Judge Certifies Class of Three Million Visually Impaired Beneficiaries in Social Security Administration Lawsuit

For Immediate Release — September 12, 2008

For more information, contact:
Julia Epstein, DREDF Director of Communications, (510) 644-2555 jepstein@dredf.org;
Wondie Russell, Heller Ehrman LLP, (415) 772-6294, wondie.russell@hellerehrman.com

San Francisco, California — On Thursday, September 11, 2008, Judge William Alsup of the US District Court for the Northern District of California granted class certification in a disability rights action in which plaintiffs argue that the Social Security Administration (SSA) fails to provide its communications in alternative formats that would enable people with visual impairments to have equal access to SSA programs as required by federal disability civil rights laws and the US Constitution.

The order came in a suit filed against SSA in federal court in 2005 by the American Council of the Blind and ten individuals who are blind or have visual impairments alleging that the agency fails to provide communications in alternative formats such as Braille, audio, large font or electronic text to its blind and visually impaired applicants and beneficiaries, instead communicating vital information in standard 12-point font print that they cannot read. This failure has resulted in the loss of critical subsistence benefits, privacy, and dignity.

“In the 21st century, more than 30 years after federal civil rights law made the obligation clear and technological advances make the alternatives commonplace, there is no reasonable explanation or excuse for the SSA to continue to ignore the needs and rights of blind and visually impaired individuals, and we are committed to bringing about the necessary changes to secure basic civil rights protections,” explained a lead counsel for plaintiffs, Arlene Mayerson, from the Disability Rights Education and Defense Fund. “The idea that SSA would send these critical notices in a format that these recipients of benefits cannot read is unfathomable,” says Wondie Russell from Heller Ehrman, another lead counsel for plaintiffs.

Plaintiffs in the lawsuit have gone without benefits as a result of SSA’s failure to give them effective notice of its actions. “Blind people across the country have been trying for years to get SSA to send notices in a format we can read, and we have been resoundingly ignored,” commented American Council of the Blind Executive Director Melanie Brunson. The case is scheduled for trial in April 2009. Attorneys for the plaintiffs include the Disability Rights Education and Defense Fund; Heller Ehrman LLP; the National Senior Citizens Law Center; and Disability Rights Oregon (formerly the Oregon Advocacy Center).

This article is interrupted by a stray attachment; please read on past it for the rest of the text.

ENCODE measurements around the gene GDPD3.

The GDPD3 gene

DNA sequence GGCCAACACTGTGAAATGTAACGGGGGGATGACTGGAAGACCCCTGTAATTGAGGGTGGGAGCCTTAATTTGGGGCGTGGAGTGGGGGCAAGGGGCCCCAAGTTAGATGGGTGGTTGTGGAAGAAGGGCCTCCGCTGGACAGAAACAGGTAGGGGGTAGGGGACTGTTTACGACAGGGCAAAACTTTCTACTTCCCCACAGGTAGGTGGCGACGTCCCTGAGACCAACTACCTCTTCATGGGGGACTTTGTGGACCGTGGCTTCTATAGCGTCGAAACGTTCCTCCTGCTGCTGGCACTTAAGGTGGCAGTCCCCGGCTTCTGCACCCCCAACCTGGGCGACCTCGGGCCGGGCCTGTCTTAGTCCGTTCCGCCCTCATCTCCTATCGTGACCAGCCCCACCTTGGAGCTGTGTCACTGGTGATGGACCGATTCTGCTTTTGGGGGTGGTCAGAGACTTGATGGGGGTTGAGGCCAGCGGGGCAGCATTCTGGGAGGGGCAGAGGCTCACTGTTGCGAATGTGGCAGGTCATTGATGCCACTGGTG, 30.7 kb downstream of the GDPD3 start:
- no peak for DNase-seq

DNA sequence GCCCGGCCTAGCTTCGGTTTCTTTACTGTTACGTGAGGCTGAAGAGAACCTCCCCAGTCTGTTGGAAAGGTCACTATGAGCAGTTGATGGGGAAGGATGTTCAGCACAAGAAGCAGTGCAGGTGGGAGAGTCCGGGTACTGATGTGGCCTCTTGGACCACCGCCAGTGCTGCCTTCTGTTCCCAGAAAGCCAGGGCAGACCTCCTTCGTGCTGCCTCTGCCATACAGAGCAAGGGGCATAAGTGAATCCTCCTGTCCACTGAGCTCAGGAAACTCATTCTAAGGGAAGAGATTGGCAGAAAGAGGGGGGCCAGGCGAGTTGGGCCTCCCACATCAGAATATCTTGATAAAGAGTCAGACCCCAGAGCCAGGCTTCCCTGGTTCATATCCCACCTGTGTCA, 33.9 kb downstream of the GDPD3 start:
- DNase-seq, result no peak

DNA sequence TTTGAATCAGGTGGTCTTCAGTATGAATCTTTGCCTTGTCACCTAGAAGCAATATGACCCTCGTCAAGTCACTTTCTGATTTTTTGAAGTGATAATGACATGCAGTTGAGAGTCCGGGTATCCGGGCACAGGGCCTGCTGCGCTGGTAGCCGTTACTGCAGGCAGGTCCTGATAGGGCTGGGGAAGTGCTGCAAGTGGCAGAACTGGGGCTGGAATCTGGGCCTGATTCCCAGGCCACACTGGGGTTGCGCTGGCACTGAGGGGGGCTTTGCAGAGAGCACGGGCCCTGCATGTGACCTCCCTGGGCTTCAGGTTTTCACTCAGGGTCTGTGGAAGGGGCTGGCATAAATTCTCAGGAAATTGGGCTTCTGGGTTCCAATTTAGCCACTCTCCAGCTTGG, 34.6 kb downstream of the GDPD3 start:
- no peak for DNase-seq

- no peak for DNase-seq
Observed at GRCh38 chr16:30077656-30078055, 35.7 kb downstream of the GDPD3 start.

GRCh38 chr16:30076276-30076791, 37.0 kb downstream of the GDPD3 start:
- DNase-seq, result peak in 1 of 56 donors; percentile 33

The American Council of the Blind is the nation’s leading consumer based advocacy organization working on behalf of blind and visually impaired Americans and has more than 70 state and specialinterest affiliates throughout the United States. The national office of the organization is located in Washington, D.C. For more information about the ACB, visit the website at www.acb.org.

Founded in 1979, by people with disabilities and parents of children with disabilities, the Disability Rights Education and Defense Fund (DREDF) is a national law and policy center dedicated to protecting and advancing the civil rights of people with disabilities through legislation, litigation, advocacy, technical assistance, and education and training of attorneys, advocates, persons with disabilities, and parents of children with disabilities. For more information, go to www.dredf.org.

Heller Ehrman LLP is an international law firm that has approximately 600 attorneys and professionals in 14 offices worldwide. Heller Ehrman has been ranked consistently among top law firms in the nation for its commitment to providing pro bono legal services. The firm’s core values are Excellence, People, Teamwork, Innovation, Community and One Firm. For more information, visit www.hellerehrman.com.

The National Senior Citizens Law Center advocates nationwide to promote the independence and well-being of low-income elderly individuals and persons with disabilities. NSCLC provides technical assistance and training to attorneys and other advocates and is active in litigation and policy advocacy with a strong focus on income security and health care. For more information, go to the organization’s website at www.nsclc.org.

Disability Rights Oregon (DRO) (formerly the Oregon Advocacy Center) is an independent nonprofit organization that provides legal advocacy services for people with disabilities anywhere in Oregon. DRO is designated under federal law as the protection and advocacy system for Oregon, but it is not a part of the state or federal government. DRO has attorneys and advocates who assist people with disabilities. For more information, go to www.disabilityrightsoregon.org.